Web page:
Kimberley Clausing in 2001 found, from data at the commodity level, that while the FTA had substantial trade creation effects, there was little evidence of trade diversion. This confirms earlier conclusions by John Taylor and David Closs in 1993 that firms would be unlikely to fully integrate manufacturing operations within Canada and the US by trading off production efficiencies against larger logistics (primarily transport) costs until such time as transport regulations became more harmonized. From their exploration of manufacturers’ responses to the Free Trade Agreement, they concluded that a ‚ÄĚŇďmajor element of the response is an integrated manufacturing and logistics strategy. In fact, many of the efficiencies being sought at both a macro and micro level will only result from realignments of current manu- facturing and logistics systems.‚Ä̬Ě

Ten years later, in 2003, Taylor and colleagues attempted to quant- ify the cost of the border between Canada and the US and estimated the border cost to be 2.7 percent of total 2001 US-Canada trade in goods (US$382.0 billion). They argued that an external perimeter could allow for most of the US$10.3 billion in border costs to be saved. While it is true that border costs are problemat- ic, issues about harmonization at the state level remain even if national borders are erased.

Today, there are still many discrepan- cies between countries, states and provinces with respect to who may drive where and what equipment may be used. These regulatory challenges will require further negotiation. While there has been slow progress under the umbrella of the Canada-US Smart Border Accord and the Land Transportation Standards Subcommittee, further deep- ening of economic integration on the trade side is less likely until such ‚ÄĚŇďinfra- structure‚ÄĚ¬Ě issues are addressed. Furthermore, in transport, that which has been motivated by the trade agenda is now driven by national security, and this additional fence makes the chal- lenge of promoting deeper economic integration even more difficult.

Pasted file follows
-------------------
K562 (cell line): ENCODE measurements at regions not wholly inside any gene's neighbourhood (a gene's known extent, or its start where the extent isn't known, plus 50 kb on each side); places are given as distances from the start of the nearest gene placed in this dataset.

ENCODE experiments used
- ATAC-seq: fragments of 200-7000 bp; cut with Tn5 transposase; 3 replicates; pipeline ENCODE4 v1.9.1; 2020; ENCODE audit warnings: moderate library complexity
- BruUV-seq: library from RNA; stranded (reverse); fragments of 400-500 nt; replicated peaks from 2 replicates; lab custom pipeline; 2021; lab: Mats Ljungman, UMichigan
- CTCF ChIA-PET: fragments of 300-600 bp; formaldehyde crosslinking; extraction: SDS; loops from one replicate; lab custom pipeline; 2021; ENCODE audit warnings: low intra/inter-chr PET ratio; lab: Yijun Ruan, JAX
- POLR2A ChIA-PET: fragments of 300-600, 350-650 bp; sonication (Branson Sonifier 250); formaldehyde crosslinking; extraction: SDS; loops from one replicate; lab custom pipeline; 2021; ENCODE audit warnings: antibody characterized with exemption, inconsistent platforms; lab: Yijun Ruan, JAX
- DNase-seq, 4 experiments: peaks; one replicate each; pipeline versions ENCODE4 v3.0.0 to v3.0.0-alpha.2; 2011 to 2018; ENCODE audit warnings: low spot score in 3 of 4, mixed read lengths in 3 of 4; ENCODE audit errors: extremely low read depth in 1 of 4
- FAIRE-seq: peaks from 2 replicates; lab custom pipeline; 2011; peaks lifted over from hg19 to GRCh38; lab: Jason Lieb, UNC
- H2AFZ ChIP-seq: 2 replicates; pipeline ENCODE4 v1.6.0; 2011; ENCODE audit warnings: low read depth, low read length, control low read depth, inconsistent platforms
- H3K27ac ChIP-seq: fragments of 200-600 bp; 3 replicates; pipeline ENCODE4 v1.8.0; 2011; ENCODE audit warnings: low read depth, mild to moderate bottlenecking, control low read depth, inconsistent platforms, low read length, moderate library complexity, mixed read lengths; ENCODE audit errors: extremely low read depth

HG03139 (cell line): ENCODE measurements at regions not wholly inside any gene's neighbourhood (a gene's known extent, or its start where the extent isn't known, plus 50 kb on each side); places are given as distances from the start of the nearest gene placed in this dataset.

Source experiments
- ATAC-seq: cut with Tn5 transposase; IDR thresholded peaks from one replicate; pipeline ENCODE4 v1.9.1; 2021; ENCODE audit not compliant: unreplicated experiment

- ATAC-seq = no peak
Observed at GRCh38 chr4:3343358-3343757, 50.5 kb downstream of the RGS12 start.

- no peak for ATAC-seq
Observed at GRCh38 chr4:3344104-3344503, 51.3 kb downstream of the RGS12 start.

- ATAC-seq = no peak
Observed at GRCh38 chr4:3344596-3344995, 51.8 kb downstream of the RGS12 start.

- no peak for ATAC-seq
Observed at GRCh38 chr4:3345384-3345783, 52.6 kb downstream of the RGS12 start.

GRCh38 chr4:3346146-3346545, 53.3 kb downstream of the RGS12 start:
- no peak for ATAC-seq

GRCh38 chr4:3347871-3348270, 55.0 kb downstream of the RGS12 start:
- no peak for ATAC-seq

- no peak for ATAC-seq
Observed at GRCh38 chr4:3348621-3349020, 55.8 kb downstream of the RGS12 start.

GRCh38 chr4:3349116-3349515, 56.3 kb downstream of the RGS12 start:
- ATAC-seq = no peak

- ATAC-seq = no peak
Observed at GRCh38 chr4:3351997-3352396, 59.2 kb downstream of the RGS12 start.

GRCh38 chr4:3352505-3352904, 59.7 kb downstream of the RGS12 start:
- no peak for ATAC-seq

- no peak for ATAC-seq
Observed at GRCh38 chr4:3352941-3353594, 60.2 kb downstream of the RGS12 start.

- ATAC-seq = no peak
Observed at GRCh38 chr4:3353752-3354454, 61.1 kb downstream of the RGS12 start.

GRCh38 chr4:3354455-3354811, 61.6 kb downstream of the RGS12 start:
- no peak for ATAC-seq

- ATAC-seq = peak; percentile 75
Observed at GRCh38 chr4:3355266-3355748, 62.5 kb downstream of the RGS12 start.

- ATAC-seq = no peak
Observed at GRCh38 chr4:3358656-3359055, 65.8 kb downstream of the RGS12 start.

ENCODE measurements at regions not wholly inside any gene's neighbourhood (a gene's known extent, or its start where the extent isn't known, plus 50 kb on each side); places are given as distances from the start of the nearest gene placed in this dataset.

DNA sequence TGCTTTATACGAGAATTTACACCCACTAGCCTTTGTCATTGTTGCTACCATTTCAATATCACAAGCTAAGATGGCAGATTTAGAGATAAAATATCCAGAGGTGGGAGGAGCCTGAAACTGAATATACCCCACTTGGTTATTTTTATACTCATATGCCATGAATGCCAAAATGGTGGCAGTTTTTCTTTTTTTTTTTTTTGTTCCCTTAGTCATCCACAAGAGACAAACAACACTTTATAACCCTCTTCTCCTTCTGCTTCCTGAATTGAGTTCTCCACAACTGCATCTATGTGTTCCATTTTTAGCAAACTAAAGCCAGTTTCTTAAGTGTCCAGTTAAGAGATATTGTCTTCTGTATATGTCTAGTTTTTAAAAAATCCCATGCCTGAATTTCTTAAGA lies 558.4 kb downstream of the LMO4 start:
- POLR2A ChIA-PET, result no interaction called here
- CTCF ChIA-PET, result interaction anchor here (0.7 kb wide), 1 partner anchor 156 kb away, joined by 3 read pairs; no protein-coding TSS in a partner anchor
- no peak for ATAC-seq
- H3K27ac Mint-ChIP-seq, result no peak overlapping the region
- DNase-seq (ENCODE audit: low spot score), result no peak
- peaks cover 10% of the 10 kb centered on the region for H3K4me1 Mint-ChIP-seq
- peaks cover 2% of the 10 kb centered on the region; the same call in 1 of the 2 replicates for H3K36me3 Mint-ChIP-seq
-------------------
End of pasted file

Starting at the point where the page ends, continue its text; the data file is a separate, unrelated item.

Security issues aside, resolving the non-tariff barriers and cargo access is critical to the success of continued economic integration. According to John Dunning, the role of the state in developing commercial infrastructure grows ever more important to national prosperity as protectionism declines; national competitiveness relies on the state’s ability to supply location-bound assets to attract or retain firm-specific mobile assets.

There is a danger of stalling the integration of the manufacturing sec- tor if transport harmonization is fur- ther delayed. Rising security concerns post 9/11 have resulted in increased border delay, which has damaged the credibility of the just-in-time system. The result has been to boost buffer stocks, and force just-in-time supply chain managers to re-examine their sourcing options; it is of concern to Canada that many US compa- nies will source domestically rather than within NAFTA due to border uncertainty. I would suggest one final sentence here that brings in domestic politics: George W. Bush’s re- election bid leaning so heavily on his role as commander-in- chief in the war on terror; Paul Martin’s attempts to repair the Canada-US relationship and his own electoral concerns in the context of scandal; and Fox’s increasingly lame duck image as he battles a divided Congress. This way you can roject outward to what ‚ÄĚŇďNorth¬†American‚ÄĚ¬Ě integration agenda items may or may not be put on hold until at least November, when elections in both Canada and the United States have been concluded.